What is motor feedback? To answer this question, we should begin by considering an open-loop system that has no feedback. The VFD is given a speed command and attempts to run the motor at that speed by adjusting its output frequency. The advantage of this system is its low complexity and low cost.
The problem here is that the drive has no way of knowing if the motor’s actual speed is deviating from the intended speed. This can easily happen as the motor is loaded or if the rotor becomes locked.
We can improve speed regulation performance and even add torque control and positioning functionality by adding feedback to the motor shaft. The feedback goes back to the VFD, where the actual speed is compared to the command speed. The drive looks at the difference between these signals and tries to reduce the error to 0 (zero) by adjusting its speed controller. A basic closed-loop control diagram looks something like this:
Types of motor feedback
Commonly used motor feedback devices can be grouped into several common categories. The first category is analogue feedback. These channels are sine wave feedback signals where the analogue voltage represents the shaft position. Evaluating the shaft position over time will give velocity and direction information.
One of several devices providing analogue feedback is a resolver, an electromagnetic transducer that is utilised in a wide range of position and velocity feedback applications. The main design of a resolver has two windings: one in the stator (non-rotating part) and rotor (attached to the motor shaft and rotates). This creates a type of rotational transformer when excited with a carrier frequency. This rotation induces two voltage signals on the stator windings 90 degrees out of phase with each other (called sine and cosine). These signals can be read by, for example, a KEB VFD to determine the position of the motor shaft.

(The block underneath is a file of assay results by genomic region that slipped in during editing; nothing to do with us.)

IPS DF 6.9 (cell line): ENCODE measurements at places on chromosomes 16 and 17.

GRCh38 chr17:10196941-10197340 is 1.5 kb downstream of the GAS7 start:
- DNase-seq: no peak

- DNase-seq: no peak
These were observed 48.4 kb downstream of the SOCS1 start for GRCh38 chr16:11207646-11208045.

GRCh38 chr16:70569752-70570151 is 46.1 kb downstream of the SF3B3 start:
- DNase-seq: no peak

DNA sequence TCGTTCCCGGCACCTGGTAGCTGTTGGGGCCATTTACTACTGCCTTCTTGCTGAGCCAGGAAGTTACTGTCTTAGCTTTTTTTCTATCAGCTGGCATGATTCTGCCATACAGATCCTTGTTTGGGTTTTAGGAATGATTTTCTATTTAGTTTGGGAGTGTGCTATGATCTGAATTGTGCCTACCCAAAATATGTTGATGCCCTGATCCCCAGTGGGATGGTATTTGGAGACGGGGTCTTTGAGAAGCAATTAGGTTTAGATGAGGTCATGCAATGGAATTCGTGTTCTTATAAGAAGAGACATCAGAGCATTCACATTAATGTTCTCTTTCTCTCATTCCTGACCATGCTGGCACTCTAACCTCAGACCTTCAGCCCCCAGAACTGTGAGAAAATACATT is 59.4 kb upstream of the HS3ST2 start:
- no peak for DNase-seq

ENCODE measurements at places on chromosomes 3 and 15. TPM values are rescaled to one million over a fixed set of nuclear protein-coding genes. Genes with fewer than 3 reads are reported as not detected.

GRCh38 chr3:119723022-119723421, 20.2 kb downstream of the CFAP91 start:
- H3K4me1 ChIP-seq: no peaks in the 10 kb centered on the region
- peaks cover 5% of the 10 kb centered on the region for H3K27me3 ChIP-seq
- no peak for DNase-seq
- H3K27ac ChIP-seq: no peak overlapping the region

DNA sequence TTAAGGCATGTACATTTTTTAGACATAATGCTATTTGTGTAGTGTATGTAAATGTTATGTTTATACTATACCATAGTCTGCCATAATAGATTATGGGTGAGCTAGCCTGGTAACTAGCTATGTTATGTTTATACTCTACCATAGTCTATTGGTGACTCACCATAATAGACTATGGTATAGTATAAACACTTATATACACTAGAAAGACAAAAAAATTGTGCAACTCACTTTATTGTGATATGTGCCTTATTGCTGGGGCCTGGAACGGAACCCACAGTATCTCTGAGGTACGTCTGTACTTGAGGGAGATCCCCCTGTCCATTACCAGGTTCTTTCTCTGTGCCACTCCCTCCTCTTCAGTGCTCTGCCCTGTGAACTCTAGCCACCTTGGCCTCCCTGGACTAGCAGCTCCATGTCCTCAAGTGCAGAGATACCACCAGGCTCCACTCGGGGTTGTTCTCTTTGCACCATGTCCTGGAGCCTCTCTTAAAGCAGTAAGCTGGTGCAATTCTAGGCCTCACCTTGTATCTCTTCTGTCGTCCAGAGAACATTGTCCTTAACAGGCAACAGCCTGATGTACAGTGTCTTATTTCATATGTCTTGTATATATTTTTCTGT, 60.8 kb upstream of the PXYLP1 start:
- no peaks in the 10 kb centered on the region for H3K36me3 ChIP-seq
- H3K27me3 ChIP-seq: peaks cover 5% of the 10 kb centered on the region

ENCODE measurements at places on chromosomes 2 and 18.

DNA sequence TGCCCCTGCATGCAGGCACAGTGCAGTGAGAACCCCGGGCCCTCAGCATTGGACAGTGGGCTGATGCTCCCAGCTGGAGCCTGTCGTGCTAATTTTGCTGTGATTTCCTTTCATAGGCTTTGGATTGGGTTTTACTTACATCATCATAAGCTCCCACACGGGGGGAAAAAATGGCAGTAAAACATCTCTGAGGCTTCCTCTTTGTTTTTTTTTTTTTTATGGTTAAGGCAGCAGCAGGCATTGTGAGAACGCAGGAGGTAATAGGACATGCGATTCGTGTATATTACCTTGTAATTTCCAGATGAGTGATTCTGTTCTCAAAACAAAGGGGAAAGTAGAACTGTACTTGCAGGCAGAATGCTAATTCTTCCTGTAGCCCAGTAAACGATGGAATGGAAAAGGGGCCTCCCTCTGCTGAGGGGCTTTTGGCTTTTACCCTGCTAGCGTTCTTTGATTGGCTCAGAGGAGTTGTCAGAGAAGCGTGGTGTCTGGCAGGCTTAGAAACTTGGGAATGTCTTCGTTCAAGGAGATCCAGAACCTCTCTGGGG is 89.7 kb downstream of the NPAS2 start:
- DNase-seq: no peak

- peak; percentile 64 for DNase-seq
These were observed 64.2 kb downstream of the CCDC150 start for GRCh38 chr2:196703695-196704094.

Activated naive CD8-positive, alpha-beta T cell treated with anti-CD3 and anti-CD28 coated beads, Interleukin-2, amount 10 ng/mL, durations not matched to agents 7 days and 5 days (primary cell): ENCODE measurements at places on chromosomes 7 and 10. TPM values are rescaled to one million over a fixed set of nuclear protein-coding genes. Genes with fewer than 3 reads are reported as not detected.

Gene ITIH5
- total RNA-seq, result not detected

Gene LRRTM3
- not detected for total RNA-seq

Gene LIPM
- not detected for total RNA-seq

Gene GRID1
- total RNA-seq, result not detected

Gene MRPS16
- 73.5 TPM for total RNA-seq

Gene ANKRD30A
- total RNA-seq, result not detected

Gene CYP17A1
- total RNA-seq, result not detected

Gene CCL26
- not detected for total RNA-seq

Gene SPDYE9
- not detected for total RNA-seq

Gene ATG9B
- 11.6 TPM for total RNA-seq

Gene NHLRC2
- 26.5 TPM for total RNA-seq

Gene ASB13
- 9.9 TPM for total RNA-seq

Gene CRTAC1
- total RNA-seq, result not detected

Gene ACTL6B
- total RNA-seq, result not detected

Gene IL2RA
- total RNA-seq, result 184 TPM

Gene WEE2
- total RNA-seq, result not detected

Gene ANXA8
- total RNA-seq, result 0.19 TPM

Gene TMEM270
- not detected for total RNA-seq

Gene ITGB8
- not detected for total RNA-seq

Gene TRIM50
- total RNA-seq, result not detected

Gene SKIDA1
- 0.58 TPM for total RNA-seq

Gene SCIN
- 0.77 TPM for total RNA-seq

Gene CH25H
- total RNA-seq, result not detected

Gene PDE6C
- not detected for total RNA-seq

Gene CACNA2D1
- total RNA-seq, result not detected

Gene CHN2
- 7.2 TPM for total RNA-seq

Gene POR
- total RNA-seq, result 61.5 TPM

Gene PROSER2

Resolvers are now considered ‘old tech’ but they are often preferred because they are very robust. Resolvers are tried and tested and have proven to be capable in many servo motor applications. The inductors used are epoxied into the housing so they are very tolerant to wide temperature ranges and extreme vibration. They require no extra electronics or onboard signal processing.
Second, Sin/Cos encoders are analogue feedback devices that provide two signals: a sine wave track and a cosine wave track. Similar to incremental encoders, they are commonly provided with 1,024 or 2,048 ppr. These tracks provide position and direction information in the form of 1 Volt peak-to-peak (1Vpp) analogue sine waves (typically referred to as ‘A’ and ‘B’) in quadrature. The sine and cosine tracks can be sampled at high frequency, which means they provide much more information than their incremental counterparts.
The high ppr and ability to sample the signal means that Sin/Cos encoders can provide over one million unique positions in one revolution of the motor shaft. For this reason, encoders in this family are preferred for high precision applications.
Sin/Cos encoders are typically used on servomotors, where the higher feedback resolution is a benefit for both the velocity and position loops. They are available in both single-turn and multi-turn absolute variants, making them a common option for absolute position applications.